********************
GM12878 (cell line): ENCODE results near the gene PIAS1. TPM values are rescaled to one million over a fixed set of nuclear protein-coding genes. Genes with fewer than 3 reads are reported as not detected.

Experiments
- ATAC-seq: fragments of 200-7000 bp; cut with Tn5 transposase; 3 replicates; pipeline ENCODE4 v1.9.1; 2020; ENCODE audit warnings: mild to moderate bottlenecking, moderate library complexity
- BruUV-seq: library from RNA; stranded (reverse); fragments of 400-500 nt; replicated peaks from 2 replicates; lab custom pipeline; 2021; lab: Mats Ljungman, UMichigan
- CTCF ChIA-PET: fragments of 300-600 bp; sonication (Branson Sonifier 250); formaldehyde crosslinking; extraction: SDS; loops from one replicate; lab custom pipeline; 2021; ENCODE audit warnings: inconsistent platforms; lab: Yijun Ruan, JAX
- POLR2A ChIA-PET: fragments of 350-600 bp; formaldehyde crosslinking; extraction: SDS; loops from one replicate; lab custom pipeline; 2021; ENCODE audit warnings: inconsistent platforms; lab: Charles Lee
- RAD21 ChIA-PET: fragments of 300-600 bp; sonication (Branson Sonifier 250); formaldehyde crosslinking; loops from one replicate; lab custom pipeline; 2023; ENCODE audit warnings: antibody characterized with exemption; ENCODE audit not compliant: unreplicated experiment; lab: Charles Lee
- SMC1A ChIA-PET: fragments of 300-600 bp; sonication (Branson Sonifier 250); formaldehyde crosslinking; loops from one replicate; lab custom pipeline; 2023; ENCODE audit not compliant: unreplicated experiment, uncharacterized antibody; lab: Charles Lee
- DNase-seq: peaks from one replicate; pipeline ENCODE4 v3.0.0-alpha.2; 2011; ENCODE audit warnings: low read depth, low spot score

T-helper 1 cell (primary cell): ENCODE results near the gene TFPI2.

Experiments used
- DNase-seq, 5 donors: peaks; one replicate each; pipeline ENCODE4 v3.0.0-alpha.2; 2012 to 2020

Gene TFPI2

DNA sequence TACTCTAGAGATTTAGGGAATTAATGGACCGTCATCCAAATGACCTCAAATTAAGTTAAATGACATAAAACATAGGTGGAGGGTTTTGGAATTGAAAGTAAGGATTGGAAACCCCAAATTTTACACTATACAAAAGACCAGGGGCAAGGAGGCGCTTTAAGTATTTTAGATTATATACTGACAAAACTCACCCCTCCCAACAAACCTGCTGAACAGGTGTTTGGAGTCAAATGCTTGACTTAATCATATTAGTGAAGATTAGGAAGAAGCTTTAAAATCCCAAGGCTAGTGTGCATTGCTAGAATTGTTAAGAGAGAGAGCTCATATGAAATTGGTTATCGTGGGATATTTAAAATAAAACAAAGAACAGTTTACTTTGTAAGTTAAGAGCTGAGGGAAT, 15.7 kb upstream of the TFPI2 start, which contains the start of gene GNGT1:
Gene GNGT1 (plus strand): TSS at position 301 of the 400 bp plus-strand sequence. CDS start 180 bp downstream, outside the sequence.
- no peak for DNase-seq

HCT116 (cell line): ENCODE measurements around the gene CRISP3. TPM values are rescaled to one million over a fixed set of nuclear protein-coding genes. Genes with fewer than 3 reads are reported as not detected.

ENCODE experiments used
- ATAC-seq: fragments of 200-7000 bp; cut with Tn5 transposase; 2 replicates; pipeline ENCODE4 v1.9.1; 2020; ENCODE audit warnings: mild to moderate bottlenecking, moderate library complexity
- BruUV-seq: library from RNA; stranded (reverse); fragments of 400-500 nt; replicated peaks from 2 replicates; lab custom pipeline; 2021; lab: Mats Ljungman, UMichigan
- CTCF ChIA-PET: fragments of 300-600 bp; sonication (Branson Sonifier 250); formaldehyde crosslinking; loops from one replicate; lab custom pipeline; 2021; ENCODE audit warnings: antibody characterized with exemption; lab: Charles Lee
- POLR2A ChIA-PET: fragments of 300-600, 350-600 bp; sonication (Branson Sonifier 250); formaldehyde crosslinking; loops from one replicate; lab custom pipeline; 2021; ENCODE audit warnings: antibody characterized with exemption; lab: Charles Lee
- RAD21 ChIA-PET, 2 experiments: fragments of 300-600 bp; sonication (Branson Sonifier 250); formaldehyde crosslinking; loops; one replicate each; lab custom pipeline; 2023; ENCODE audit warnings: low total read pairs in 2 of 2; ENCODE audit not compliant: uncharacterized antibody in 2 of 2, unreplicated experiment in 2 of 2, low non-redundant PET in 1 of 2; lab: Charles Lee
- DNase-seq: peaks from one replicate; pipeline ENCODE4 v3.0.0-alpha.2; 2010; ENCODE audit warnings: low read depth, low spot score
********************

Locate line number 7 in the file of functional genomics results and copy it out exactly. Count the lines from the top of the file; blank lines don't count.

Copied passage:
- RAD21 ChIA-PET: fragments of 300-600 bp; sonication (Branson Sonifier 250); formaldehyde crosslinking; loops from one replicate; lab custom pipeline; 2023; ENCODE audit warnings: antibody characterized with exemption; ENCODE audit not compliant: unreplicated experiment; lab: Charles Lee